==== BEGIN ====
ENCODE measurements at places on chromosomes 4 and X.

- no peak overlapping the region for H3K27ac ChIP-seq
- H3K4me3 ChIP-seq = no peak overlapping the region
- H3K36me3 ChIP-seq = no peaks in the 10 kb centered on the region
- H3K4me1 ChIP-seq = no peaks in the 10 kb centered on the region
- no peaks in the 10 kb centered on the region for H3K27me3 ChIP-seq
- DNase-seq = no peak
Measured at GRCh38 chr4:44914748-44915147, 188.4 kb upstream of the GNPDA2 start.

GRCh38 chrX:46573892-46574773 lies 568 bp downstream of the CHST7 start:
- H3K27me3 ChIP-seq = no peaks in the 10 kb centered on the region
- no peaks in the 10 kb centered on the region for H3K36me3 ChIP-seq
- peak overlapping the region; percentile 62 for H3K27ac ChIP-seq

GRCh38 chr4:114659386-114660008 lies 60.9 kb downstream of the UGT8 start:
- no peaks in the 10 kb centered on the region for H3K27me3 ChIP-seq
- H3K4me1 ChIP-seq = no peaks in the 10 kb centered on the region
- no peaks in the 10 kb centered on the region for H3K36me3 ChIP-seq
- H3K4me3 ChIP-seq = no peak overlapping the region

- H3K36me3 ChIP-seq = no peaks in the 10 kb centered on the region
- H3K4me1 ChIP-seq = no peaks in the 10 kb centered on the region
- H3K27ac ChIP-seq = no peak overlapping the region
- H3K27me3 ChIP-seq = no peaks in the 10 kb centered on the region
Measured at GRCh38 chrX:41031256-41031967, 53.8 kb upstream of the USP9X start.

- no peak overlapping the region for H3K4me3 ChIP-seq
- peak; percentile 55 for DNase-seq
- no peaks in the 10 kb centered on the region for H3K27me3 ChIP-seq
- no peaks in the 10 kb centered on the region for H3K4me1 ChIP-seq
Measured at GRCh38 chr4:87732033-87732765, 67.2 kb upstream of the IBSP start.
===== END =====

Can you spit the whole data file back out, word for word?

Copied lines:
ENCODE measurements at places on chromosomes 4 and X.

- no peak overlapping the region for H3K27ac ChIP-seq
- H3K4me3 ChIP-seq = no peak overlapping the region
- H3K36me3 ChIP-seq = no peaks in the 10 kb centered on the region
- H3K4me1 ChIP-seq = no peaks in the 10 kb centered on the region
- no peaks in the 10 kb centered on the region for H3K27me3 ChIP-seq
- DNase-seq = no peak
Measured at GRCh38 chr4:44914748-44915147, 188.4 kb upstream of the GNPDA2 start.

GRCh38 chrX:46573892-46574773 lies 568 bp downstream of the CHST7 start:
- H3K27me3 ChIP-seq = no peaks in the 10 kb centered on the region
- no peaks in the 10 kb centered on the region for H3K36me3 ChIP-seq
- peak overlapping the region; percentile 62 for H3K27ac ChIP-seq

GRCh38 chr4:114659386-114660008 lies 60.9 kb downstream of the UGT8 start:
- no peaks in the 10 kb centered on the region for H3K27me3 ChIP-seq
- H3K4me1 ChIP-seq = no peaks in the 10 kb centered on the region
- no peaks in the 10 kb centered on the region for H3K36me3 ChIP-seq
- H3K4me3 ChIP-seq = no peak overlapping the region

- H3K36me3 ChIP-seq = no peaks in the 10 kb centered on the region
- H3K4me1 ChIP-seq = no peaks in the 10 kb centered on the region
- H3K27ac ChIP-seq = no peak overlapping the region
- H3K27me3 ChIP-seq = no peaks in the 10 kb centered on the region
Measured at GRCh38 chrX:41031256-41031967, 53.8 kb upstream of the USP9X start.

- no peak overlapping the region for H3K4me3 ChIP-seq
- peak; percentile 55 for DNase-seq
- no peaks in the 10 kb centered on the region for H3K27me3 ChIP-seq
- no peaks in the 10 kb centered on the region for H3K4me1 ChIP-seq
Measured at GRCh38 chr4:87732033-87732765, 67.2 kb upstream of the IBSP start.